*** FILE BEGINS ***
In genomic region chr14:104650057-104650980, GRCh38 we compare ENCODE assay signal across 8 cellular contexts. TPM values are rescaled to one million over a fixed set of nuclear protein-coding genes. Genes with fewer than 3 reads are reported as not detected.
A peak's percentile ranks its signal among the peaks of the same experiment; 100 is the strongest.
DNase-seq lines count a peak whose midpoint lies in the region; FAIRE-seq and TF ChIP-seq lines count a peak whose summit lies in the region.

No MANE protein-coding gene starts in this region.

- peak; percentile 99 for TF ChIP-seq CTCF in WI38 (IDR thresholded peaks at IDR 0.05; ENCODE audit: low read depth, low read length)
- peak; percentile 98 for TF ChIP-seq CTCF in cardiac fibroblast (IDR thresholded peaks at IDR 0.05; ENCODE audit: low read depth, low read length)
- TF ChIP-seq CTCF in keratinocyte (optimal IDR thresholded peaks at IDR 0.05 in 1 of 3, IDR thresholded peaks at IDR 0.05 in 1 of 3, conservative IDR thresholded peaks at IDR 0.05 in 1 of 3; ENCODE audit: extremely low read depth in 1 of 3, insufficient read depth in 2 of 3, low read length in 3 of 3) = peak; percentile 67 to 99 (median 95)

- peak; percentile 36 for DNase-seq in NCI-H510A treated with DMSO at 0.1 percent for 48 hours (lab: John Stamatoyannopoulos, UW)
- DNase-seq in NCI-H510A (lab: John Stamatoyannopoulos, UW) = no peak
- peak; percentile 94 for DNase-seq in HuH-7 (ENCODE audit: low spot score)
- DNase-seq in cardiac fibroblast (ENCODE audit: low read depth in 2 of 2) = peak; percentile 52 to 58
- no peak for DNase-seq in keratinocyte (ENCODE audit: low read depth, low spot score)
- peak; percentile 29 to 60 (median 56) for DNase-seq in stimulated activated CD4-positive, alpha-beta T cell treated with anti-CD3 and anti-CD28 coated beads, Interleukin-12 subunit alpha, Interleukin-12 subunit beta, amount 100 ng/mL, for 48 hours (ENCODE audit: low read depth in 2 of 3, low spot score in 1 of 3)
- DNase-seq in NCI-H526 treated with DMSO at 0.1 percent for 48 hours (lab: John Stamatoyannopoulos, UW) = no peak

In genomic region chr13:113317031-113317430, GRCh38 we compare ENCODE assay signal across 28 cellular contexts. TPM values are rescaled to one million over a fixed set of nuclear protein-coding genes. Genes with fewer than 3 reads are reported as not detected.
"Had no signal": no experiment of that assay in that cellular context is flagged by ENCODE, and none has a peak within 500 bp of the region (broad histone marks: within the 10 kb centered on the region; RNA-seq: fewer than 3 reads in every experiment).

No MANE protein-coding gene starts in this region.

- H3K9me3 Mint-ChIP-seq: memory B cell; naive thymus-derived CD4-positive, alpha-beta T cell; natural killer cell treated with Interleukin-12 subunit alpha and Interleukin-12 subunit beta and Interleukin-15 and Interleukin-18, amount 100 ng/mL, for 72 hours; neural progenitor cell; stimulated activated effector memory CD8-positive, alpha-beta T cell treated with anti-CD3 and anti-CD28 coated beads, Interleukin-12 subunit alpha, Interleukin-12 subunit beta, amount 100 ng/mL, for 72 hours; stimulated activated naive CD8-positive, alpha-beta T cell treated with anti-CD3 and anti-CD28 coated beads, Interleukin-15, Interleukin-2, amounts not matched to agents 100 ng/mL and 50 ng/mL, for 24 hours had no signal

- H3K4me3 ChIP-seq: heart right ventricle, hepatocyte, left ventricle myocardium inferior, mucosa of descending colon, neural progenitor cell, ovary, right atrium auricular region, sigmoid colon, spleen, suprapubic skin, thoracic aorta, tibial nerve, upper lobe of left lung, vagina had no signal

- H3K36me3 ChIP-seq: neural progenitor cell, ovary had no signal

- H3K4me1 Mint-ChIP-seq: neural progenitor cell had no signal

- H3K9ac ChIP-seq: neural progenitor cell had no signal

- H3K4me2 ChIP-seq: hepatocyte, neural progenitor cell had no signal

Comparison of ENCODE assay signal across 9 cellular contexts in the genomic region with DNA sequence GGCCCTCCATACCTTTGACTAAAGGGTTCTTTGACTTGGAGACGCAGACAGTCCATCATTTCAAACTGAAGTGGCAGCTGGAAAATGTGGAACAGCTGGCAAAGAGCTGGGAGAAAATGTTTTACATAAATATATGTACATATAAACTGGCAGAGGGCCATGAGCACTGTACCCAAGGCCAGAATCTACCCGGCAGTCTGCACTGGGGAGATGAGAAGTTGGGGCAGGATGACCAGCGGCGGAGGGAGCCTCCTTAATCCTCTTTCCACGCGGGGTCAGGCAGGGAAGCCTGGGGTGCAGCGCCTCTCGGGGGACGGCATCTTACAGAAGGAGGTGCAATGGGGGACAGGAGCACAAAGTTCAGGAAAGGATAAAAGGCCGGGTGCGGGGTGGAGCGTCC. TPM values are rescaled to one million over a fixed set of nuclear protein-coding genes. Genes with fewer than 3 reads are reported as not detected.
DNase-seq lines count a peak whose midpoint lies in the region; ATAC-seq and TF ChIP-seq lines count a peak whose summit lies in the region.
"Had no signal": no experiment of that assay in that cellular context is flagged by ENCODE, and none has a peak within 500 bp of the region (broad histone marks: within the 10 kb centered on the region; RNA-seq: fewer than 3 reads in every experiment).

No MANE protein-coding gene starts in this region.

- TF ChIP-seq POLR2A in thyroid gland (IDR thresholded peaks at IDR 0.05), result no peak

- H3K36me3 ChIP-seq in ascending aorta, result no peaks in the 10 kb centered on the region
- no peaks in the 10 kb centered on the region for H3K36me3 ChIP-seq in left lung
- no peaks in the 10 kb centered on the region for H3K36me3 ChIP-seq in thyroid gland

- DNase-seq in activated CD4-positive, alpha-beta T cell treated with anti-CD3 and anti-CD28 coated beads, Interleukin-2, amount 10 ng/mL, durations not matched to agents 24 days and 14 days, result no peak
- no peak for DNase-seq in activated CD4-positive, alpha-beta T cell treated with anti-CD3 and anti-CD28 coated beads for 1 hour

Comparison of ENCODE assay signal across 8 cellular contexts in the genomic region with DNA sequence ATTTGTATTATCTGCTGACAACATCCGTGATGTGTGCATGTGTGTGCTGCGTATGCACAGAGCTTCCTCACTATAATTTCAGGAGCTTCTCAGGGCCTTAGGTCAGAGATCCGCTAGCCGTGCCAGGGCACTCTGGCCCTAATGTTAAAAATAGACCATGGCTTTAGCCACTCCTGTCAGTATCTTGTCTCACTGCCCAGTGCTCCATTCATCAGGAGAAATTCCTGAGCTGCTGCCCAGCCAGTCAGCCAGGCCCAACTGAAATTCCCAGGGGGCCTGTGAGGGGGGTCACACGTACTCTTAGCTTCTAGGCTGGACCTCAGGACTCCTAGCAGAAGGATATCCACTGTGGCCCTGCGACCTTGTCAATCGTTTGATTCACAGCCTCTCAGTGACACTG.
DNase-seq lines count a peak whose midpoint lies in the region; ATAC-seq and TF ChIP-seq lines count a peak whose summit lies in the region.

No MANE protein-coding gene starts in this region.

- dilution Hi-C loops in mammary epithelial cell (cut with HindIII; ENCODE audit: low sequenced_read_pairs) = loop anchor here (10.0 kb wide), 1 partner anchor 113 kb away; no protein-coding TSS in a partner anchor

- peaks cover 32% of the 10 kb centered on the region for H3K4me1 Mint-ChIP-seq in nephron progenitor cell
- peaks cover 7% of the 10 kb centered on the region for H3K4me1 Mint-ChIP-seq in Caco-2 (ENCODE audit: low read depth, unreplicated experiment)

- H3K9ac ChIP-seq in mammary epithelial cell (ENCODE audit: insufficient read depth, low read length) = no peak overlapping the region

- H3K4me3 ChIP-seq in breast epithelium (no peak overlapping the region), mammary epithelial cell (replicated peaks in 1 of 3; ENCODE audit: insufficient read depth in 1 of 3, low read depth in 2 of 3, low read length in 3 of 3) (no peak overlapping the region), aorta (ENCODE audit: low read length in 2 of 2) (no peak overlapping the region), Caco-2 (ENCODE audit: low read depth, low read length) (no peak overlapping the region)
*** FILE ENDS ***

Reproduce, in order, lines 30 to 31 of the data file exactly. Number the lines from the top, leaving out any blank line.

- no peaks in the 10 kb centered on the region for H3K36me3 ChIP-seq in left lung
- no peaks in the 10 kb centered on the region for H3K36me3 ChIP-seq in thyroid gland